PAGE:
Interest rate differentials between the US and Australia are set to narrow further, creating Foreign Exchange opportunities for investors
After deciding that US equity market valuations are over-stretched, we’ve changed our asset allocation recommendations. In particular, we’ve decreased our exposure to international shares from over-weight to neutral and increased our cash weighting from neutral to overweight.
After last month’s commentary about stretched valuations in equities and the Standard & Poor’s 500 Index in the United States hitting a fresh record high in late July, we’ve decided to trim our exposure to international shares back from an overweight position to a neutral weighting, with the proceeds used to increase our cash weighting from neutral to overweight.
Regionally, we still favour US equities over other developed markets, and the recent earnings season has confirmed that revenues and earnings in the United States are continuing to improve. About 75% of companies that have posted earnings this season beat analysts’ estimates for profit and 65% exceeded sales projections. On the other hand, in Europe, Russian economic sanctions and sluggish inflation are likely to temper corporate sales and earnings growth.
If global equity prices continue to fall on valuation and geopolitical concerns, as they did in late July and the early part of August, then there may be selective opportunities to re-weight portfolios away from European stocks to US stocks, while maintaining a neutral overall position.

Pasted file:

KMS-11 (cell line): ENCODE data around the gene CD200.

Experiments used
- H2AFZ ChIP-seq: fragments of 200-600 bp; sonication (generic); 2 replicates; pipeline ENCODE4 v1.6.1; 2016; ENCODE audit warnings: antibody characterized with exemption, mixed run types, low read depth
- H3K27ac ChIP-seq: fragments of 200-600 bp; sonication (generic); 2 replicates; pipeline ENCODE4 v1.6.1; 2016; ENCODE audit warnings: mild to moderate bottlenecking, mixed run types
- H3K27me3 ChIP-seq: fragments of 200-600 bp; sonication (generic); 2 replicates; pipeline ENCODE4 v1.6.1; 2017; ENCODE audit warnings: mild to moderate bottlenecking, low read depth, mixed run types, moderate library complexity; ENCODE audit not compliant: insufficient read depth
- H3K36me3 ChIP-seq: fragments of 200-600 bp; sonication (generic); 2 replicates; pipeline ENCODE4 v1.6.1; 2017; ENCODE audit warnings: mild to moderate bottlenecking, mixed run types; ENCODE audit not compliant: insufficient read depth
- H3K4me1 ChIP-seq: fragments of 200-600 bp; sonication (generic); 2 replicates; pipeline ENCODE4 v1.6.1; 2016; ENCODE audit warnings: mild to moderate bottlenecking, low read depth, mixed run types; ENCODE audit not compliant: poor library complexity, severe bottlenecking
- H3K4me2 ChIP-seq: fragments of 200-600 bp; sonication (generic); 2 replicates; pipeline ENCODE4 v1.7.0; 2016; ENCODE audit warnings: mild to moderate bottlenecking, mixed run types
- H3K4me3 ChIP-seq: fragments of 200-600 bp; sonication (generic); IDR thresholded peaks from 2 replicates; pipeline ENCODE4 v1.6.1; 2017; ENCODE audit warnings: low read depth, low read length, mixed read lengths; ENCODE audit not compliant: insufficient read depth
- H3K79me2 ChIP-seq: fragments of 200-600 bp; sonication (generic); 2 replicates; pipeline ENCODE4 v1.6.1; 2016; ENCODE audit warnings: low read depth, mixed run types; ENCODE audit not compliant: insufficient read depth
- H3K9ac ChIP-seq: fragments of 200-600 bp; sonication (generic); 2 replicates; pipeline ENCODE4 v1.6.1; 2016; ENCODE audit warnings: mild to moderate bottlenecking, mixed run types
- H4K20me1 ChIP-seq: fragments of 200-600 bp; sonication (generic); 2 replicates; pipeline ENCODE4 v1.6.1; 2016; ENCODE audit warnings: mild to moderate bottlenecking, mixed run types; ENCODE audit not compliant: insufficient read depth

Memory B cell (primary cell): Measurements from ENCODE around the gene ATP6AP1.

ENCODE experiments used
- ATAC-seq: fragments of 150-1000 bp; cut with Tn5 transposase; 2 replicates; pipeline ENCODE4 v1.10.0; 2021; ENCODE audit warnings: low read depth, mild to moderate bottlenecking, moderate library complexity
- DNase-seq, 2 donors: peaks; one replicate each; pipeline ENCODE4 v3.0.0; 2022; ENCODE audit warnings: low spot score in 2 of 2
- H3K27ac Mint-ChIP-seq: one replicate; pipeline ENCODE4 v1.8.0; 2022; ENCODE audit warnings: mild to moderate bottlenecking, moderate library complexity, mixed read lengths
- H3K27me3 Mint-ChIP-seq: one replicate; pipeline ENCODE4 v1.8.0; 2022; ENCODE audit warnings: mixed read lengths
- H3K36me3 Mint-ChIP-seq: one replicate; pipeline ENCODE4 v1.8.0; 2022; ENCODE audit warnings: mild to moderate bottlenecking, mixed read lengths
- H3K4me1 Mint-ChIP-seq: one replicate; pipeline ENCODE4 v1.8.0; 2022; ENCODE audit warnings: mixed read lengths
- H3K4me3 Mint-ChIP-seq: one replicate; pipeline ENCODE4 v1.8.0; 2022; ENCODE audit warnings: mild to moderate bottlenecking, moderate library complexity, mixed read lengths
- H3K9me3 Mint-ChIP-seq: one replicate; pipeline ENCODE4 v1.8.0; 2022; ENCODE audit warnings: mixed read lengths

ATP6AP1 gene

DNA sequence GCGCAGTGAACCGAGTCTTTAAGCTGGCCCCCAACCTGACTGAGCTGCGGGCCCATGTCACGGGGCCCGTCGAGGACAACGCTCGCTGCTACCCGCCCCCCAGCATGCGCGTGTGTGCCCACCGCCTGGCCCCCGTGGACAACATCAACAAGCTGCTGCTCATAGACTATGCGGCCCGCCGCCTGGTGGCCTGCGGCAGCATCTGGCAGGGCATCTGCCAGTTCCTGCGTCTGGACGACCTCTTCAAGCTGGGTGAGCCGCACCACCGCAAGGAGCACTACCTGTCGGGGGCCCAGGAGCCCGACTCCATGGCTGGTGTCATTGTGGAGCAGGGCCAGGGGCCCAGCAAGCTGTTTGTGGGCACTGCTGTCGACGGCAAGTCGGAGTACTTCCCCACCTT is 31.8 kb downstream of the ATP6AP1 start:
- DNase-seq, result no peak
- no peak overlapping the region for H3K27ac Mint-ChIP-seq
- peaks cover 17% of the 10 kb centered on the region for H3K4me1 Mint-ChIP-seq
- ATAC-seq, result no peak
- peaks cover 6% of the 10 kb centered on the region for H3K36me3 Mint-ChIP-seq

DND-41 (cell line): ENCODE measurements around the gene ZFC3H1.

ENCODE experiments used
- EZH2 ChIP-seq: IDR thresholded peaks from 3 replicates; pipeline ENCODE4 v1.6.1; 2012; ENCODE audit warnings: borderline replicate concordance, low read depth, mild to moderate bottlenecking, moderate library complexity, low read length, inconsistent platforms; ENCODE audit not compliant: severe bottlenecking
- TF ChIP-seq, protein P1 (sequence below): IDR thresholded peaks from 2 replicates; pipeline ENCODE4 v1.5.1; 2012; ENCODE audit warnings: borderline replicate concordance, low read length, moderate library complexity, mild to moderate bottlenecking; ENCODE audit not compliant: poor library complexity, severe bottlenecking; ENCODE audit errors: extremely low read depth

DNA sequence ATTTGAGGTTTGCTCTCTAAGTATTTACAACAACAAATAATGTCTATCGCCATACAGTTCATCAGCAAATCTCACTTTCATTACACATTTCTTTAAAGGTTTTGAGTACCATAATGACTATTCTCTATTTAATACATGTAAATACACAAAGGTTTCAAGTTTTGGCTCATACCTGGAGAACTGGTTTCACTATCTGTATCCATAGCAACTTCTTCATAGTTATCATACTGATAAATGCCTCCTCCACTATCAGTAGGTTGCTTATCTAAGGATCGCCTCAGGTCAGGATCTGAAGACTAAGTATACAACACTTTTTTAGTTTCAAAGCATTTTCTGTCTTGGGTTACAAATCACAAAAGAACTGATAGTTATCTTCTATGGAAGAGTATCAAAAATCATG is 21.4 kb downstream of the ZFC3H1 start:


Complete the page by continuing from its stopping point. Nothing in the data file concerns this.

Bond yields in many markets have continued to fall, and central banks in the United States, UK and Australia are warning that investors are attaching a very low probability to any rise in global interest rates, or any other adverse event.
For this reason, the higher weightings to cash, floating rate securities and tactical fixed income strategies remain our preferred defensive exposures for the time being.
We remain interested in selective high quality opportunities in the less liquid and less homogenous investment classes of property and alternative investments. Meanwhile, the higher weighting to cash is, in part, a place to park funds until opportunities in these asset classes emerge.
still a preferred defensive asset, particularly relative to government bonds, and we suggest a slightly overweight position
preferred over cash and alternatives at present. Developed world government bonds are expensive so we prefer products with limited interest rate risk.
They remain underweight, with valuations somewhat stretched and growth lower than in other markets – meaning attractive opportunities in the Australian share market are harder to find. Hold positions in smaller companies but don’t add.
Hold a neutral allocation to commercial property. The demand for core property is robust and rental growth fundamentals should improve.
Given higher valuations in developed market shares, reduce exposure to international shares to neutral weighting. An unhedged allocation provides some protection if global growth disappoints as the currency is likely to decline. Emerging markets are relatively cheap so maintain exposure either directly or indirectly through the emerging markets earnings of global companies.
Maintain a neutral allocation until opportunities emerge.
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